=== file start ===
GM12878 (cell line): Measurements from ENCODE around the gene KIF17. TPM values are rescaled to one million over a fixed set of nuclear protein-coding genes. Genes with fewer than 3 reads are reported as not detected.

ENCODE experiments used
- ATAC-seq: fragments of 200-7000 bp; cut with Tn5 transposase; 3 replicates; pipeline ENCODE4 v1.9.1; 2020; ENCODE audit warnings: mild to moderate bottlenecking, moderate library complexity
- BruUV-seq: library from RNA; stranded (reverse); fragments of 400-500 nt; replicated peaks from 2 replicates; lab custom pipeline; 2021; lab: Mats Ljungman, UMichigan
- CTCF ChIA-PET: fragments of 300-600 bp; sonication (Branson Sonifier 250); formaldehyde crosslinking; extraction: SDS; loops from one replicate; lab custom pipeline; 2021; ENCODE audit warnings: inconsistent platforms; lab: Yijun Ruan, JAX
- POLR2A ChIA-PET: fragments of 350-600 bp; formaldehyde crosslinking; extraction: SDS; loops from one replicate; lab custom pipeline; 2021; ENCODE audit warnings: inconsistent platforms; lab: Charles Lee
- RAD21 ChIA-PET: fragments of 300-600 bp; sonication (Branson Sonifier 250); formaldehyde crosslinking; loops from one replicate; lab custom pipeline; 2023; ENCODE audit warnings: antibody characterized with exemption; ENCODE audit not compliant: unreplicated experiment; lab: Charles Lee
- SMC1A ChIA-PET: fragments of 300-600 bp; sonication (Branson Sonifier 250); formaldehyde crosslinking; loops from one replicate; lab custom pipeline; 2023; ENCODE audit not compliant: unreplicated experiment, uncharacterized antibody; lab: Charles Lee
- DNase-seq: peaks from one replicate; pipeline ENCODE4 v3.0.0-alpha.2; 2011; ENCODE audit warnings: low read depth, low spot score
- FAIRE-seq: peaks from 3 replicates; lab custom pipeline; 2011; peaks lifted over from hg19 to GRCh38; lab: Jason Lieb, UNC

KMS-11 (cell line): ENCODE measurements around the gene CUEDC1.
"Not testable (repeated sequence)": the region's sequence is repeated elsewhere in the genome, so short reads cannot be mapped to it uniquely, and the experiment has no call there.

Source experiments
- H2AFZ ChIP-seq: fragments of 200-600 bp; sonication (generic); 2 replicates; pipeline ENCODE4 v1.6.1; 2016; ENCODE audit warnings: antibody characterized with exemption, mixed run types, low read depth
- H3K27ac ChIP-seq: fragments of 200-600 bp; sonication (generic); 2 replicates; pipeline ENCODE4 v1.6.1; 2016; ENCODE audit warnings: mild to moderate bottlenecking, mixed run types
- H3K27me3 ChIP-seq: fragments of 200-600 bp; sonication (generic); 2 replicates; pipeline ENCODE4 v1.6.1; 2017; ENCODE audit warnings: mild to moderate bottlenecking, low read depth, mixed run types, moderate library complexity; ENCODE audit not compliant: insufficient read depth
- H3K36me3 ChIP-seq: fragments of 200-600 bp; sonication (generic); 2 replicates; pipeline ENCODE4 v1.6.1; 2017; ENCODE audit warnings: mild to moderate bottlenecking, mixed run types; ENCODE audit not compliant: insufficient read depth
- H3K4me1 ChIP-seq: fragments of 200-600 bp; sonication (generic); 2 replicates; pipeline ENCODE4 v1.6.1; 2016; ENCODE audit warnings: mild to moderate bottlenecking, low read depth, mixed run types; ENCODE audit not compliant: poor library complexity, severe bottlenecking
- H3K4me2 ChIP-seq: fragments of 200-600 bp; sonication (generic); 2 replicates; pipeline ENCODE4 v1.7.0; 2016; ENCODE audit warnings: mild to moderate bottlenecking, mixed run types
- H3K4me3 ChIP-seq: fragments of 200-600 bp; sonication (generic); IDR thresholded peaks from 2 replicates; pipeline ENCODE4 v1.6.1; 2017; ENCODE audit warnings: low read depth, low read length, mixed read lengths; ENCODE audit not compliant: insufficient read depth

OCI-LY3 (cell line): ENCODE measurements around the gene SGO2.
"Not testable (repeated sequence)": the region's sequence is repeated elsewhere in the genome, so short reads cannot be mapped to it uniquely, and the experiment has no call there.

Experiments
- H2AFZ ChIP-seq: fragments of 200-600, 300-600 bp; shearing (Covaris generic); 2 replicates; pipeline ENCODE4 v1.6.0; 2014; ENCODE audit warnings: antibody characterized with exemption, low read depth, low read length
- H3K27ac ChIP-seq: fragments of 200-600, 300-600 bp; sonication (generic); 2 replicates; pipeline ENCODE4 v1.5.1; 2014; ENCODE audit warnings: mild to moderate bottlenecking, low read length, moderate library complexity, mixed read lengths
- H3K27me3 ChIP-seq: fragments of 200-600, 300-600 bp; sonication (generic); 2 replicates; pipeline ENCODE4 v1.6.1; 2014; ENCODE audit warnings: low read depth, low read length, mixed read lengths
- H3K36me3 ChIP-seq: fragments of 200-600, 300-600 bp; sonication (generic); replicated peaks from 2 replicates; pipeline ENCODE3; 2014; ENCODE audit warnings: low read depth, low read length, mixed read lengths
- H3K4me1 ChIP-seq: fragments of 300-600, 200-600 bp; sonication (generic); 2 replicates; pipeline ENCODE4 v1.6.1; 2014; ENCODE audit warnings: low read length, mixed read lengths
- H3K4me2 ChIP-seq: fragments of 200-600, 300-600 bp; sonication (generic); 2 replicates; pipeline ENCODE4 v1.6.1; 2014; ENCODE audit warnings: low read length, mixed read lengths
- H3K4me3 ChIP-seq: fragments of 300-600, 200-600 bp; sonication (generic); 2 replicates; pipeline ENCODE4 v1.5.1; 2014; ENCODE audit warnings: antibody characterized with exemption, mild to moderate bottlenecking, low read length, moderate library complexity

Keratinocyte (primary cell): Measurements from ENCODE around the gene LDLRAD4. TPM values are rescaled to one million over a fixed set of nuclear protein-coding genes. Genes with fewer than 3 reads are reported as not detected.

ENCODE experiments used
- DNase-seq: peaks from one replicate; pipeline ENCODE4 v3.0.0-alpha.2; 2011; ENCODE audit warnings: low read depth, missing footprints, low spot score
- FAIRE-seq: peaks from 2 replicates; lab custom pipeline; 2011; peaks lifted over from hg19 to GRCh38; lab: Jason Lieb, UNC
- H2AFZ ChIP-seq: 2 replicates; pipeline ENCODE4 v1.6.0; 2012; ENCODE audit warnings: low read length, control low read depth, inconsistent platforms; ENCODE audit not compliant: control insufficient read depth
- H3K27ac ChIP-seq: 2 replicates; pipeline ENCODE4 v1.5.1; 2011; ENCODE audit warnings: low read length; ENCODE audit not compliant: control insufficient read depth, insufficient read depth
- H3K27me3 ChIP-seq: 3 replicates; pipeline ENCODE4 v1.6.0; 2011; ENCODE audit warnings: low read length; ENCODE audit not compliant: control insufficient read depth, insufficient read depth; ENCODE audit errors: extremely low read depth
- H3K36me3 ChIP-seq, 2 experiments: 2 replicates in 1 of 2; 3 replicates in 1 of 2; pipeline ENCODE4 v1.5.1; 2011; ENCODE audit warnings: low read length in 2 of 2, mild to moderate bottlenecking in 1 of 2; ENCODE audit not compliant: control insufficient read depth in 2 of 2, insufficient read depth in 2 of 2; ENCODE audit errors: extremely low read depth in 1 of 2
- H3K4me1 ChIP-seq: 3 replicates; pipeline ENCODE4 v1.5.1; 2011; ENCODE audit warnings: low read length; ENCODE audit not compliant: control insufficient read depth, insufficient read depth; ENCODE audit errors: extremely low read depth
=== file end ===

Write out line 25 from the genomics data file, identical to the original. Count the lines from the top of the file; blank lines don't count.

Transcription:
- H3K27ac ChIP-seq: fragments of 200-600, 300-600 bp; sonication (generic); 2 replicates; pipeline ENCODE4 v1.5.1; 2014; ENCODE audit warnings: mild to moderate bottlenecking, low read length, moderate library complexity, mixed read lengths